Tuesday, July 15, 2014
6:02 PM
Analytic Geometry  the branch of Mathematics which deals with the properties, behaviors, and solutions of points, lines, curves, angles and surfaces and solids by means of algebraic methods in relation to a coordinate system.
 Divided into two parts: Plane Analytic Geometry (deals with figures on a plane surface) and Solid Analytic Geometry.
 Terms: Cartesian Coordinate system, Cartesian Coordinate Axes (xaxis and yaxis), Point 0 (origin), Quadrants, Abscissa or xcoordinate (distance from the yaxis), Ordinate or ycoordinate (distance from
the xaxis), rectangular coordinates or Cartesian coordinates or simply coordinates, plotting
Directed Line Segments *Left to right: positive *Right to left: negative
Distance Between Two Points:
* distance can never be negative * When proving that the points are within the same line, plot it first to know the positioning of the points. * Check units for area = square units * A point that is 3 units from the y  axis, (3, y). * A points that is 3 units from the xaxis (x, 3) * When asked to get the area of an irregular polygon, divide them into parts! * The radius of a circle is 5 and its center is at (3, 4). Find the length of the card that is bisected at (5.5,6.5). Use radius as the hypotenuse and the distance from center to point as one of the legs. The answer is the other leg times 2.
Division of a Line Segment
*Internal: They are measured in the same way, hence, same signs. P _{1} > P > P _{2} *External: P _{1} P and PP _{2} are measured oppositely, hence, opposite signs. P _{1} > P _{2} > P *Trisection points: two points that trisect the line *On the line joining (4, 5) to (4, 2), find the points which is three seventh the distance from the first to the second point. R _{1} = 3/7 and R _{2} = 4/7. *When ratio is given, it is the r _{1} /r _{2} itself.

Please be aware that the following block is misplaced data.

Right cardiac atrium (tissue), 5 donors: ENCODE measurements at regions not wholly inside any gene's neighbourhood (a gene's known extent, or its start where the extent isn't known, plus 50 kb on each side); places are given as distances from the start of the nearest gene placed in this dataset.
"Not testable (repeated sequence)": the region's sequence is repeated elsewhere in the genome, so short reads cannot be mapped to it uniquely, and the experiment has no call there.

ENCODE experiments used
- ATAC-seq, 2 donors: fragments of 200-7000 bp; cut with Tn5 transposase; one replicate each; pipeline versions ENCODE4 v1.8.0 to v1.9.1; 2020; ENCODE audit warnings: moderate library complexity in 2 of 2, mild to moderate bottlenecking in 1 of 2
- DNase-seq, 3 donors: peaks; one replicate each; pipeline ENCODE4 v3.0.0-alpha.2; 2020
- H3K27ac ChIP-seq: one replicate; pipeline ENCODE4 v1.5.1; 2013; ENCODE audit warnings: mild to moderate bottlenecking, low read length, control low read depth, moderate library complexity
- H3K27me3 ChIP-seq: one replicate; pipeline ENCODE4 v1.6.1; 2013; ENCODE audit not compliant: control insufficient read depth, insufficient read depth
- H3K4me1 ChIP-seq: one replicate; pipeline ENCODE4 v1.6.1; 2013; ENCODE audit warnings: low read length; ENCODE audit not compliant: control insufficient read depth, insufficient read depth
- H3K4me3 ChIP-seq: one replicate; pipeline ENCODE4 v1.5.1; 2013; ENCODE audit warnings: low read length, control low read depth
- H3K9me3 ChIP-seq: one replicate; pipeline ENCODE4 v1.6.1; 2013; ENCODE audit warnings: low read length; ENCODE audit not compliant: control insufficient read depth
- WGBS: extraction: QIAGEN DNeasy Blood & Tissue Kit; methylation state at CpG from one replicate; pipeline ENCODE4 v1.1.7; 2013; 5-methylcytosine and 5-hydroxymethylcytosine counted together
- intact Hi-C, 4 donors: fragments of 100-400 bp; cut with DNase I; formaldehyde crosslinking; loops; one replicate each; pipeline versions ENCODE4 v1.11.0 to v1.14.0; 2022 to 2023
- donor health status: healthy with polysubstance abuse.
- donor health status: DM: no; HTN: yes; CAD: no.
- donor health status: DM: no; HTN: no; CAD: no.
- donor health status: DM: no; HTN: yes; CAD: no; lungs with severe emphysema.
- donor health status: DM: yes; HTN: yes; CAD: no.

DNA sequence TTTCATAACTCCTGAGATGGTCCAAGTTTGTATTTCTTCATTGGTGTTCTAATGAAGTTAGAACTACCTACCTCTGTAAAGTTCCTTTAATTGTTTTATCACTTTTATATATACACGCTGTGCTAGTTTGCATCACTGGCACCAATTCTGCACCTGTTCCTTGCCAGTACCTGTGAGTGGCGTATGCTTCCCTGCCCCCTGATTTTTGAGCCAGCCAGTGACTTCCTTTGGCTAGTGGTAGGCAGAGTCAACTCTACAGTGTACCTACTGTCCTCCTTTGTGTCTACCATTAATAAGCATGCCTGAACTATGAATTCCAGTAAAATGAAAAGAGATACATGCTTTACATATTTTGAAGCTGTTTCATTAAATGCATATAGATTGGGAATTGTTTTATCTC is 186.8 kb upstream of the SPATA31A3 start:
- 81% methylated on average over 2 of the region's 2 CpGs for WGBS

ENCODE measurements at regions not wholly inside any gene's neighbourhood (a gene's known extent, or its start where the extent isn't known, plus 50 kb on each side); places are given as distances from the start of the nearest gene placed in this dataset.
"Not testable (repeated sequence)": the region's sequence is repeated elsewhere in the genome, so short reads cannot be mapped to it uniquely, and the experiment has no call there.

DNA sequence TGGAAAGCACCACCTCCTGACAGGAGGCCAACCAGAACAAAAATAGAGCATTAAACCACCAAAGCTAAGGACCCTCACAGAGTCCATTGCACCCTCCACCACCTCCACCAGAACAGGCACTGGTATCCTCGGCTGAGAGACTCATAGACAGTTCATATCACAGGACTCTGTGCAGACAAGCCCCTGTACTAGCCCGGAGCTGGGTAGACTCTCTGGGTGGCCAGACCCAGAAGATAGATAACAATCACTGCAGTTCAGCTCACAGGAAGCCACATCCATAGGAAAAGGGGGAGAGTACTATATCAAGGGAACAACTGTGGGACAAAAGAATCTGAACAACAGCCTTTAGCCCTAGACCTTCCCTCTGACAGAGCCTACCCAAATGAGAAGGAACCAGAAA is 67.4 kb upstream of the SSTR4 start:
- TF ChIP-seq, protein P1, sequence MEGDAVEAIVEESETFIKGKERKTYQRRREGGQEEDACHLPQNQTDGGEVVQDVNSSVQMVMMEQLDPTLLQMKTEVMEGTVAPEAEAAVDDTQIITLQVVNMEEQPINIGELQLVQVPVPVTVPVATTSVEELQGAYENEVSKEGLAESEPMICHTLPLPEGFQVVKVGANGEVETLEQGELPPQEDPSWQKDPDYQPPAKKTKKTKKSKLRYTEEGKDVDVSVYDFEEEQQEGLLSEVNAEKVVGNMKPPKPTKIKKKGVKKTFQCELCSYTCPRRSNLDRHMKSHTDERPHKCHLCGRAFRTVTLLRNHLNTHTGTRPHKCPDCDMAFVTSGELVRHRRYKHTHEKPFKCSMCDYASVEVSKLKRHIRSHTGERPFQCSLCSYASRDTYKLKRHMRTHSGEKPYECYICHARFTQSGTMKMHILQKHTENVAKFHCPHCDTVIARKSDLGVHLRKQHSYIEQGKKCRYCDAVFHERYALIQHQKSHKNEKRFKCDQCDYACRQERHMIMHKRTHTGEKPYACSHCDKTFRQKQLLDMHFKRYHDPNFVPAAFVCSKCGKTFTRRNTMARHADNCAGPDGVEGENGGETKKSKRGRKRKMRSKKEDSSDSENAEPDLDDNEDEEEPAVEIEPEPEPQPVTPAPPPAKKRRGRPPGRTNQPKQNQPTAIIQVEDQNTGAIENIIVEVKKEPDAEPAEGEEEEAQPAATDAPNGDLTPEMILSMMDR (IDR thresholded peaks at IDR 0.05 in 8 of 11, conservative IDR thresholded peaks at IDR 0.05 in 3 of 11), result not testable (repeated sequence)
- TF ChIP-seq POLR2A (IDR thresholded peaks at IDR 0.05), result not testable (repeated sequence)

Alternate Formula for Division of a Line Segment
Analytic Geometry Page 1
Midpoint of a Line Segment
(
)
Angle of Inclination:
*Smallest positive angle that the straight line makes with the positive axis (α)
*Measured from the positive axis in a counterclockwise direction and is never greater than 180 degrees.
*Can never be equal to 90 degrees
Slope of the Line m = tan α *If between 0 and 90 degrees, m (slope) is positive *If between 90 and 180 degrees, m (slope) is negative
Slope in terms of Coordinates
Slope of Parallel Lines m _{1} =m _{2} if lines are parallel *Three vertices of a parallelogram are x, y, z. Find the fourth vertex. Get the slope of the other two pairs, get the equation of the third and fourth side and get the intersection. *Median (opposite side bisector) = line formed by connecting a vertex to another side bisecting it. *Altitudes (opposite side perpendicular) = line formed by connecting a vertex to another side making a right angle (perpendicular)
Slope of Perpendicular Lines
*if lines are perpendicular
Angle Formed by Two Lines
Area of Triangle by Coordinates
Analytic Geometry Page 2
1.
Plot the points first.
2. Arrange the points counter clockwise based on the graphs.
3. Do the matrix calculation.
Line Parallel to an Axis
*Straight line is simply called line *x = x _{1} > At a directed distance x _{1}_{,} if the line is parallel to the yaxis or perpendicular to the xaxis *y = y _{1} > At a directed distance y _{1} , if the line is parallel to the xaxis or perpendicular to the yaxis
General Equation of a Line Ax + By + C = 0 * C has to be on the left side. * X has to be positive
First Standard Equation of a Line = PointSlope Form (PSF)
yy _{1} = m (x  x _{1} )
*m = slope *P (x _{1} , y _{1} ) is any point in the line
Second Standard Equation of a Line = Slope Intercept Form (SIF) y = mx + b *m = slope *b = yintercept or (0, b)
Equations of Parallel Lines
*If two linear equations have identical xcoefficients and identical ycoefficient, the lines represented
are parallel.
Parallel lines:
Ax + By + C _{1} = 0 Ax + By + C _{2} = 0
Equations of Perpendicular Lines
Analytic Geometry Page 3
*If in two line equations, xcoefficient of the first is equal to the ycoefficient of the second and the y coefficient of the first is numerically equal but of opposite sign to the xcoefficient of the second, or vice versa, the lines represented are perpendicular to each other. *Negative reciprocal.
Ax + By + C _{1} = 0 Bx  Ay + C _{2} = 0
Third Standard Equation of a Line = Intercept Form (IF)
*a = xintercept or (x, 0) *b = yintercept or (0,y)
Fourth Standard Equation of a Line = Normal Form (NF)
xcosΘ + ysinΘ
= P
*Θ = angle of inclination *P = distance from the origin (0,0)
Reduction of the General Form to the Normal Form
*where sign of radicand depends on the sign of B
Distance from a line to a Point
*where sign of radicand depends on the sign of B Notes:
*Bisector: use d _{1} = d _{2} and use P(x,y). *Ratio: d _{1} = rd _{2} *Product: d _{1} d _{2} =P
Analytic Geometry Page 4
Monday, August 25, 2014